Evana Lithgow is a psychologist with 19 years’ experience. She is the managing partner of Working Minds, a boutique practice focused on succession, transition, change, and growth. Having grown up in a successful family business, Evana brings a unique mix of deep expertise, practical insights, and human-centred solutions to her clients.

Evana Lithgow: When speaking with children about wealth can be better to think in stages, rather than ages. In that sense it is never too late to start. Broaching the subject need not be all doom and gloom either. Over the years I have seen families invent some great ways to engage with children, from making books of wisdom for their children, to developing rites of passage experiences for certain ages, and creating family events such as cousin camps and family dinners.

At what age should you begin to speak to school age children about great wealth? 

EL: Starting conversations with children about wealth is very much dependent on the child, the family, and their context. That said there is a lot that family, carers, and advisers can do to set these conversations up for success when the ‘time is right’. It might sound basic, but the fundamentals of communication and parenting really apply, such as building a strong relationship and understanding of one another. Understand and appreciate the personality and interests of your child and how these are similar or different to you.

Agree with other parental figures and guardians, carers, family members, and advisers how the parents of the child would like the topic approached and why, so that everyone can be ‘on the same page’.

Ensure there is regular connection and conversation time so that opportunities from both sides can be leveraged. This might include telling a little more of your family, or personal, story or your child asking you a question about something previously discussed.

Should this be done by parents or someone with specific skills?

EL: There are real benefits in having more than one person or ‘type’ of person involved in conversations about family wealth. The trick is to have everyone do ‘their’ role so it is clarifying, not confusing.

Parents should make some time to individually reflect on the strengths of their child ahead of any conversations, as well as anything they believe could be ‘worked on’. Parents can then discuss their hopes, desires, thoughts and fears for this process first with each other, then with other carers, family and advisers. This creates an individual plan for their child that meets their wishes as well as any practical considerations from the wider family. Everyone that could be involved needs to be aware of what, when, where, why and how the parents would like the conversations to occur and their specific role and responsibilities in that.

What topics should you start with? How do these change as the children age?

EL: We often talk about going ‘backwards’ to go forwards. Regardless of your children’s age, the most sensible starting point is what is wealth and understanding where the family wealth came from. For example, how, how much, whose side, how long ago it was created, and what has happened since then. This is a fantastic opportunity to tell the family story, as well as your story, and we all love a good story. This creates further lines of enquiry from your child. A six-year-old recently asked a particularly cute follow-up question: ‘Did great, great, great grandpa have an iPad?’.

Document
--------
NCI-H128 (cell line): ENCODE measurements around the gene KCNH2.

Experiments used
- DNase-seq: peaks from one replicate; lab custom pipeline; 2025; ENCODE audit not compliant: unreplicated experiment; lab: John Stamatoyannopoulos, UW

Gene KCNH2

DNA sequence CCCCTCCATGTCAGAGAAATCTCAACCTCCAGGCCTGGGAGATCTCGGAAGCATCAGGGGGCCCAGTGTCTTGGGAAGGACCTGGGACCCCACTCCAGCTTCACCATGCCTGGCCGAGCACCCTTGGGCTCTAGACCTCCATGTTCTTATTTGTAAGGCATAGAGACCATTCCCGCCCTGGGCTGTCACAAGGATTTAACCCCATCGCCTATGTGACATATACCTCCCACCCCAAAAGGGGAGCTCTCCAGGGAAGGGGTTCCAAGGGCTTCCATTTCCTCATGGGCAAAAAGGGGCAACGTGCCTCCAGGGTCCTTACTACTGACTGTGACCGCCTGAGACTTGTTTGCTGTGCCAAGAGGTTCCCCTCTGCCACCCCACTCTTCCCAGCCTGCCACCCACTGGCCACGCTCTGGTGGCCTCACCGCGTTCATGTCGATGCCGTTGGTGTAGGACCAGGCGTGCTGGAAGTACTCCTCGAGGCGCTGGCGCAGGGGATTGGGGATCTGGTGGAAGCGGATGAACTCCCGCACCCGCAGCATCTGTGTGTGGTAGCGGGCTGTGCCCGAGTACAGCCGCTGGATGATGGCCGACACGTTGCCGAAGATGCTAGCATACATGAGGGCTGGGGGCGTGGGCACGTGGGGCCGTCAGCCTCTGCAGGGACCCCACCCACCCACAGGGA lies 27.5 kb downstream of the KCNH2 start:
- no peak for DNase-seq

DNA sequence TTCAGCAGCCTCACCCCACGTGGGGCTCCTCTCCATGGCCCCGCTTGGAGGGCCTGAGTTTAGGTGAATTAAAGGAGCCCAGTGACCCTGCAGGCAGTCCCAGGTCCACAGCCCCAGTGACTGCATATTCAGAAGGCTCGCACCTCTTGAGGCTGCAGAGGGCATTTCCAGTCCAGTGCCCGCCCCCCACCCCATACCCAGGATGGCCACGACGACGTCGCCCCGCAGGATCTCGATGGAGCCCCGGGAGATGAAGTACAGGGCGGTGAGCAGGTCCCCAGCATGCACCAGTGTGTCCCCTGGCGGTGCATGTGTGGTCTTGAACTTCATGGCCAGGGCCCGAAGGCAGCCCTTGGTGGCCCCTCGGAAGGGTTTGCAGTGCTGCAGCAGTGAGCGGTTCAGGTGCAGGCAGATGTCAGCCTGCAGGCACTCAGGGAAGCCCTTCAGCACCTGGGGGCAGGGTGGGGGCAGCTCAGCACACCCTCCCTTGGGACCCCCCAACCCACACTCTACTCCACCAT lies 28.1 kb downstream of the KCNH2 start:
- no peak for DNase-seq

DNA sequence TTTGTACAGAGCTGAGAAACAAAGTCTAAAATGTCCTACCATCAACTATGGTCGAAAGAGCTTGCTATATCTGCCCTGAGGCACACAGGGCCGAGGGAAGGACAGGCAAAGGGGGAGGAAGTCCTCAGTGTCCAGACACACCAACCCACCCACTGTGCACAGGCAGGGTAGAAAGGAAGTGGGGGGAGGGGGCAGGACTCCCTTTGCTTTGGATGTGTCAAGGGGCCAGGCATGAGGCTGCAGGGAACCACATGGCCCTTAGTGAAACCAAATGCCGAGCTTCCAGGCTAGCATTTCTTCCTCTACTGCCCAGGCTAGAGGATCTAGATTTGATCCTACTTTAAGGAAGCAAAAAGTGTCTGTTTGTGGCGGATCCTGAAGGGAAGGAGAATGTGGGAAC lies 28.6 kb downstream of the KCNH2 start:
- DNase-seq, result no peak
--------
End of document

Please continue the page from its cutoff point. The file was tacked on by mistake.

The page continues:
What are the main points to communicate?

EL: Be careful of expecting more from your children than you expect of yourself, adopting a ‘cookie cutter’ approach by treating your children the same or comparing them—factor in individual differences.

Be wary of having anyone ‘drinking from a firehose’—a little, layered approach often with an opportunity to think, reflect, discover and practice is preferable to a ‘drenching’.

Be careful about doing all the talking—sometimes we get nervous and fill all gaps with words so no questions can be asked. Information isn’t easily or readily digested in these circumstances.

When appropriate, discuss the detail, quantum and mechanics of the wealth so there is no misunderstanding as to what you mean.

Are there any golden rules about broaching the subject?

EL: When talking to children about wealth we believe the ‘how’ is just as important as the ‘what’. Start simple and small—you can always add more information and detail.

Layer the conversations, ideally over a lifetime. It’s an ongoing dialogue, not a ‘dump’, which changes with the ages, stages and seasons.

Be clear about what they can or can’t share and with who and why. Be careful not to give your children a ‘reason not to believe you’—often this isn’t intentional, sometimes as parents we just get asked a question we didn’t see coming or the question is poorly timed from our perspective so we say something to get out of the ‘moment’. 

Ensure you provide a balanced perspective. It isn’t all doom and gloom or burdensome with wealth, but it isn’t roses and rainbows all day long either, as we all have the same human condition.